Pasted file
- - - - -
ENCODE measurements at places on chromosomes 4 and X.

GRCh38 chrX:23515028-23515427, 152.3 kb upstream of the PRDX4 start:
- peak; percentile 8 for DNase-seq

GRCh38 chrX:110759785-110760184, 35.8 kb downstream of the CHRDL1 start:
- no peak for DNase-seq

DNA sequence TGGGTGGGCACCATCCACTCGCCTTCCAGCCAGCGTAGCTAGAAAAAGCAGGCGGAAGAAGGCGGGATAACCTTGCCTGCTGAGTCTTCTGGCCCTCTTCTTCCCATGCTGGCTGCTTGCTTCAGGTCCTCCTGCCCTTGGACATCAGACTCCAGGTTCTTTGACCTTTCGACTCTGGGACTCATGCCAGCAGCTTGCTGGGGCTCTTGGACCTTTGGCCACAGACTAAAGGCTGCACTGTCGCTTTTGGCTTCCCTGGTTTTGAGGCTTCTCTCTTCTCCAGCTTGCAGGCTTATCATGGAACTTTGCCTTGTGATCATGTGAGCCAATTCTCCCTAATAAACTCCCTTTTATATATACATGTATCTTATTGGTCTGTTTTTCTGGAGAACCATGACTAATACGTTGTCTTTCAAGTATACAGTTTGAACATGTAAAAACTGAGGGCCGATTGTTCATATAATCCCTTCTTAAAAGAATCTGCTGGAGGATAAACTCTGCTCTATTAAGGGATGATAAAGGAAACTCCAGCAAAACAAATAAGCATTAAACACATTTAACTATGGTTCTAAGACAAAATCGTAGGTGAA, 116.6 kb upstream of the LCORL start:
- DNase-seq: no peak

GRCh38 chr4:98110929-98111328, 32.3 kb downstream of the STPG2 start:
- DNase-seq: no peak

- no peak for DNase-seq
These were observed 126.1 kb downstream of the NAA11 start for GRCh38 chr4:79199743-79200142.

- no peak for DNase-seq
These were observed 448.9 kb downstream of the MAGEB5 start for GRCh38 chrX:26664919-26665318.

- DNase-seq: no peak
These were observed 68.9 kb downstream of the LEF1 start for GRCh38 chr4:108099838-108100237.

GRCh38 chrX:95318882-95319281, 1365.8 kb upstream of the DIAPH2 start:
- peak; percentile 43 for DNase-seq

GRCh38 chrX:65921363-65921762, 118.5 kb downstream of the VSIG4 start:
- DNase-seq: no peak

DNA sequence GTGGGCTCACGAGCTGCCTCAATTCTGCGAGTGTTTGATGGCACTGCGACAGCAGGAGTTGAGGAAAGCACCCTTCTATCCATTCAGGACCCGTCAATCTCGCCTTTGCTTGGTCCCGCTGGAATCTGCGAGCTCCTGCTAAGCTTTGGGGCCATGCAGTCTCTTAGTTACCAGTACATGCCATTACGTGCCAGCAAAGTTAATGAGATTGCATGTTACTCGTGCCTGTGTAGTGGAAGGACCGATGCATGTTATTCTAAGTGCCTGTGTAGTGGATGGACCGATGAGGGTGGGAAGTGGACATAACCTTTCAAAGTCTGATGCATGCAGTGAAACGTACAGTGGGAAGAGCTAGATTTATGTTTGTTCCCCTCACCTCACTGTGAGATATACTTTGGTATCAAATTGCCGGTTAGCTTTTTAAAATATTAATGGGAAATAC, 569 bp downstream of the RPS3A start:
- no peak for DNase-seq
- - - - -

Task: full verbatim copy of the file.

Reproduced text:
ENCODE measurements at places on chromosomes 4 and X.

GRCh38 chrX:23515028-23515427, 152.3 kb upstream of the PRDX4 start:
- peak; percentile 8 for DNase-seq

GRCh38 chrX:110759785-110760184, 35.8 kb downstream of the CHRDL1 start:
- no peak for DNase-seq

DNA sequence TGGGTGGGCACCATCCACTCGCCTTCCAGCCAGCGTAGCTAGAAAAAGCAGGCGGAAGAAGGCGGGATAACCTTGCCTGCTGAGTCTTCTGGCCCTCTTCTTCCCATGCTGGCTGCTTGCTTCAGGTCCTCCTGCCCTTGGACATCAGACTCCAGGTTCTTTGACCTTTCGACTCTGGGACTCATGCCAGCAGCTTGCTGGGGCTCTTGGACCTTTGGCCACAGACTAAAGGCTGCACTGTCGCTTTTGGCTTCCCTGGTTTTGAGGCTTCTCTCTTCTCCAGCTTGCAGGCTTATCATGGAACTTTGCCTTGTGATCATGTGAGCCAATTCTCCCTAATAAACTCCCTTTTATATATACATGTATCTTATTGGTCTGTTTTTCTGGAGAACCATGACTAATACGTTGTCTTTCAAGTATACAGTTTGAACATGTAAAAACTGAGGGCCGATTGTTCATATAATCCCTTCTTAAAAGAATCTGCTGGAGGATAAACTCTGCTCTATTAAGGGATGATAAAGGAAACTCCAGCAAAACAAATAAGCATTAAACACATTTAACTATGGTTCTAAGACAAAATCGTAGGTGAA, 116.6 kb upstream of the LCORL start:
- DNase-seq: no peak

GRCh38 chr4:98110929-98111328, 32.3 kb downstream of the STPG2 start:
- DNase-seq: no peak

- no peak for DNase-seq
These were observed 126.1 kb downstream of the NAA11 start for GRCh38 chr4:79199743-79200142.

- no peak for DNase-seq
These were observed 448.9 kb downstream of the MAGEB5 start for GRCh38 chrX:26664919-26665318.

- DNase-seq: no peak
These were observed 68.9 kb downstream of the LEF1 start for GRCh38 chr4:108099838-108100237.

GRCh38 chrX:95318882-95319281, 1365.8 kb upstream of the DIAPH2 start:
- peak; percentile 43 for DNase-seq

GRCh38 chrX:65921363-65921762, 118.5 kb downstream of the VSIG4 start:
- DNase-seq: no peak

DNA sequence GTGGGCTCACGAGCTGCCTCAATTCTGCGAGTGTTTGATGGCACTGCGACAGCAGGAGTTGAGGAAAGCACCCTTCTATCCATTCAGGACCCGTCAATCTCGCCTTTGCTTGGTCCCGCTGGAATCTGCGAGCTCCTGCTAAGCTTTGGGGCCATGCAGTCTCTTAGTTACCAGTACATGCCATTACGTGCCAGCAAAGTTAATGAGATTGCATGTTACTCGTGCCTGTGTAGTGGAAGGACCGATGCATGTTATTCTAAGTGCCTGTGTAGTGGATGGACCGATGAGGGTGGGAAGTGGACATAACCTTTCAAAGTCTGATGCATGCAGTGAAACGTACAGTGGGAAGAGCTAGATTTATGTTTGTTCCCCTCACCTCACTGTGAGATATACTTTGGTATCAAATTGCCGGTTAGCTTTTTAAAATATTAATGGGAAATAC, 569 bp downstream of the RPS3A start:
- no peak for DNase-seq